Scarce in cultivation, this attractive water-wise succulent shrub is not well known in horticulture but is ideal for arid gardens in the winter-rainfall region.
Stayneria neilii is a stout woody shrub of up to 1.5 m in height, bearing reddish brown stems with persistent hardened remains of old leaves. The stem-clasping leaves are dark green, three-sided with a sharp bottom edge and smell like berries. Fragrant leaves in the Aizoaceae family are uncommon and therefore this is an almost unique characteristic rarely found in other genera. Small daisy-like white to pink flowers are arranged in terminal groups of three to seven and borne during the winter and early spring (July to September in the southern hemisphere).
The fruit are large capsules up to 20 mm across, containing pear-shaped seeds that are brown in colour.
Stayneria neilii is listed as Vulnerable on the Red Data List due to habitat loss caused by the expansion of vineyards.
Distribution and habitat
This species is endemic to the Breede River Valley, in the Western Cape, from Worcester to McGregor. It grows in Succulent Karoo on acid, quartzitic sandstone soil among rocks in high shrubby vegetation where it is inconspicuous in spite of its height. Rainfall occurs mainly in winter and varies from 200–300 mm per year.
Derivation of name and historical aspects
Stayneria was named in honour of Mr W.F. Stayner (1907–1981), a previous curator of the Karoo National Botanical Garden at Worcester from 1959–1969. The specific epithet neilii is named for the 20th century South African dairy farmer and nurseryman Mr Neil.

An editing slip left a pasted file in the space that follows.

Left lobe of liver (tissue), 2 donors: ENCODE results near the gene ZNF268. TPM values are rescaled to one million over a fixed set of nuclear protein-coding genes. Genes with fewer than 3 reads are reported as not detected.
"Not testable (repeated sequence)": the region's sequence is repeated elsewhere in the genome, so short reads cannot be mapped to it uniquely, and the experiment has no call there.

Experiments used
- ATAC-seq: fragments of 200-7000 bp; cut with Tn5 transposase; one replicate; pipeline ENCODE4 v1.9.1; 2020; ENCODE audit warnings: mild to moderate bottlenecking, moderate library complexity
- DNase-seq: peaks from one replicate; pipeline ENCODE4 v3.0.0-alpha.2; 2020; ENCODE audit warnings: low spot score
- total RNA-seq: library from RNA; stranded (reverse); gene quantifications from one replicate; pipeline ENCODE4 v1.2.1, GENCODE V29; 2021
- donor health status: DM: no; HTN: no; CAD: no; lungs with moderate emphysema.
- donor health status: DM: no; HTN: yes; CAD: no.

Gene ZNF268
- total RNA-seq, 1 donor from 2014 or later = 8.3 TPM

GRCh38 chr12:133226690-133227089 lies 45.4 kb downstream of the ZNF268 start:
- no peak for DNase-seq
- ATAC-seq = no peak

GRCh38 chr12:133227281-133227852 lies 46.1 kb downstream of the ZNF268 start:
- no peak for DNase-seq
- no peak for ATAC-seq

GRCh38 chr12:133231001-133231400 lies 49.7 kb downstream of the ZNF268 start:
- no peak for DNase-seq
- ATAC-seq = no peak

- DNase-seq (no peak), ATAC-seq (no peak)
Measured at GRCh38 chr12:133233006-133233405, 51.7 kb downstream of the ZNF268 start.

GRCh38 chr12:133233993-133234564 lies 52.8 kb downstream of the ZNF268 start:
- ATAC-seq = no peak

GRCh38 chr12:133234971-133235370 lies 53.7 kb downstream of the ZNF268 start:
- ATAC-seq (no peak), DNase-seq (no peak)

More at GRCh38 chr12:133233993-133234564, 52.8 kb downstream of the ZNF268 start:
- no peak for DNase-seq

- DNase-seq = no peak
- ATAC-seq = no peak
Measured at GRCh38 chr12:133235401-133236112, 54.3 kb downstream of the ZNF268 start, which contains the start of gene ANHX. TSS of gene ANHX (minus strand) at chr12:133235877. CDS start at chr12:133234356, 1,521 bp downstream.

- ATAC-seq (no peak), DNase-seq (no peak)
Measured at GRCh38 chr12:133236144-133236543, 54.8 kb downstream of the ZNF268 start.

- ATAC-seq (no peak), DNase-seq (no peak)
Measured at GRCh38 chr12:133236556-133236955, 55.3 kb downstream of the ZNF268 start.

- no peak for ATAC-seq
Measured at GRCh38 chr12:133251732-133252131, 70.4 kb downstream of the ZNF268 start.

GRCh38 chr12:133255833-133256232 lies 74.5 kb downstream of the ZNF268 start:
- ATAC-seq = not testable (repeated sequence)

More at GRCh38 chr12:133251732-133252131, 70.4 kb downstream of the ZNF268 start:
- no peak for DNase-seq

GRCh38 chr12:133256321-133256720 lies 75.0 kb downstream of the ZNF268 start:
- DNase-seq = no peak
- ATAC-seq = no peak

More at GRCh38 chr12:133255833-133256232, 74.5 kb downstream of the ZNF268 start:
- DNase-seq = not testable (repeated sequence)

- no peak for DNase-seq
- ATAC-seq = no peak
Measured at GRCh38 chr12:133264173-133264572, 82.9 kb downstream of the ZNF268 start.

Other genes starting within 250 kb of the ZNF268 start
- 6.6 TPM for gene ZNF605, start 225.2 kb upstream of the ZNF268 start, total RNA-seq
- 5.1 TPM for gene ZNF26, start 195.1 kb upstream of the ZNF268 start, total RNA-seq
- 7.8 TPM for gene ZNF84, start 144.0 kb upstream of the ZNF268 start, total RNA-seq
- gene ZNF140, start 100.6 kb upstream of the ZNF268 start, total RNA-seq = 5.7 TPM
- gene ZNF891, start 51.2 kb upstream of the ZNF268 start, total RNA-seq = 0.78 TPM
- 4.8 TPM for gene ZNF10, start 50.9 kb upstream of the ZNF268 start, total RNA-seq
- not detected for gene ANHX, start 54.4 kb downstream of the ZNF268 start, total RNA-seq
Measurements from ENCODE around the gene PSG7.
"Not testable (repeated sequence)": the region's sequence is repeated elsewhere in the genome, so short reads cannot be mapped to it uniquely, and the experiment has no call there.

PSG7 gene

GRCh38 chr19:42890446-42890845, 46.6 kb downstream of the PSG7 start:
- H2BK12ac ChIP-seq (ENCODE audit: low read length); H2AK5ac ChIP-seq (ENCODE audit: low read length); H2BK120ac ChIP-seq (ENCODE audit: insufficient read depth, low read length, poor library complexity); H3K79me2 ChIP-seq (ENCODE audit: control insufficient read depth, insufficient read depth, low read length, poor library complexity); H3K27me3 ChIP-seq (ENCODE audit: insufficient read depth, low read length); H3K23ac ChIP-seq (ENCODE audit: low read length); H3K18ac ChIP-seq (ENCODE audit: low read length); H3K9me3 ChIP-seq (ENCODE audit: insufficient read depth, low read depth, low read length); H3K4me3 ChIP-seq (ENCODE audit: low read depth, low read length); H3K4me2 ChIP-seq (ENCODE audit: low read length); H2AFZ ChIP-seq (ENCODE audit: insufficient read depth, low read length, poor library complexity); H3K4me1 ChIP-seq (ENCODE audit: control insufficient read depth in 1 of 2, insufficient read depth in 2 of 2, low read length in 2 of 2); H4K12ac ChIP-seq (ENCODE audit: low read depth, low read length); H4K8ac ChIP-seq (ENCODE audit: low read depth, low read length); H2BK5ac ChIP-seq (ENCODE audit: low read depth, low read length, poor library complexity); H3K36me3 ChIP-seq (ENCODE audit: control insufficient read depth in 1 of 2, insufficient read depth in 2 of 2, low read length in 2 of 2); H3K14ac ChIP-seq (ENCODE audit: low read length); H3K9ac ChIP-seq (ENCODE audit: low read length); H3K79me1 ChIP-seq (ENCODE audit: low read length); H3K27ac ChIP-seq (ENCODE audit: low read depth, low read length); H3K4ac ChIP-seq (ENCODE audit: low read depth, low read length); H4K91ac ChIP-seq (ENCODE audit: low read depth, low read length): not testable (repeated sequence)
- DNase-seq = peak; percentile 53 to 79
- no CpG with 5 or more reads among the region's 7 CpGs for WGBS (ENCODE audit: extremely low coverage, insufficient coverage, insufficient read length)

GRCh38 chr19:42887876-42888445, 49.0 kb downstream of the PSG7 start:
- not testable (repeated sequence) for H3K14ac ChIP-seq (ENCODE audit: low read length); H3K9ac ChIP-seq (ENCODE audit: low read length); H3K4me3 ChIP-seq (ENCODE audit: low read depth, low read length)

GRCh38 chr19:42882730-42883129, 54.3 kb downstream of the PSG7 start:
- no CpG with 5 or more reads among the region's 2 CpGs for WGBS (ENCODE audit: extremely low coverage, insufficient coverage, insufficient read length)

The genus Stayneria is monotypic (it contains only one species).
The flowers open during the day and are pollinated mainly by insects such as beetles, bees and wasps. Fruit capsules have valves which open when wet to disperse the seeds at short distances from the parent plant, and once opened the capsule remains open. This is also an almost unique feature with Stayneria neilii , as most members of the Aizoaceae have fruit capsules that open in the presence, and close in the absence of water.
Uses and cultural aspects
This plant has horticultural potential and should be introduced as a garden subject for its drought tolerance, unusual leaf texture and size, and attractive flowers that appear during winter and spring. Other than its gardening potential, no other uses have been recorded.
Growing Stayneria neilii
Stayneria neilii is best suited for well-drained rockeries in combination with Aloe microstigma , the speckled Worcester Aloe, the showy Drosanthemum speciosum with its masses of red flowers , the handsome cushion-like Cylindrophyllum tugwelliae with their solitary large white flowers and Cotyledon orbiculata with yellow flowers. Plants are easily propagated from seeds or cuttings but seeds are preferred as they produce better genetic variability. Seeds can be sown in autumn in a sandy loam soil. Keep the seeds moist by misting. Plants will only start to flower when they reach a height of about 70 cm. Cuttings can be taken in autumn, and no rooting hormone powder is necessary. Cuttings are planted in well-drained coarse river sand. The genus is prone to attack by white scale insects and red spider mite. (S. Hammer, pers. comm. 2013).
It is important to keep the plants dry in summer as this will reduce the chance of fungal or white scale infestation.
References and further reading
- Hartmann, H.E.K. 2001. Illustrated handbook of succulent plants: Aizoaceae F–Z . Springer-erlag Berlin, Heidelberg, Germany.
- Jackson, W.P.U. 1990. Origins and meanings of names of South African plant genera . U.C.T. Printing Department, Cape Town.
- Smith, G.F., Chesselet, P., Van Jaarsveld, E.J., Hartmann, H., Hammer, S., Van Wyk, B-E., Burgoyne, P., Klak, C. & Hubert, K. 1998. Mesembs of the world. National Botanical Institute, Pretoria.
Karoo Desert NBG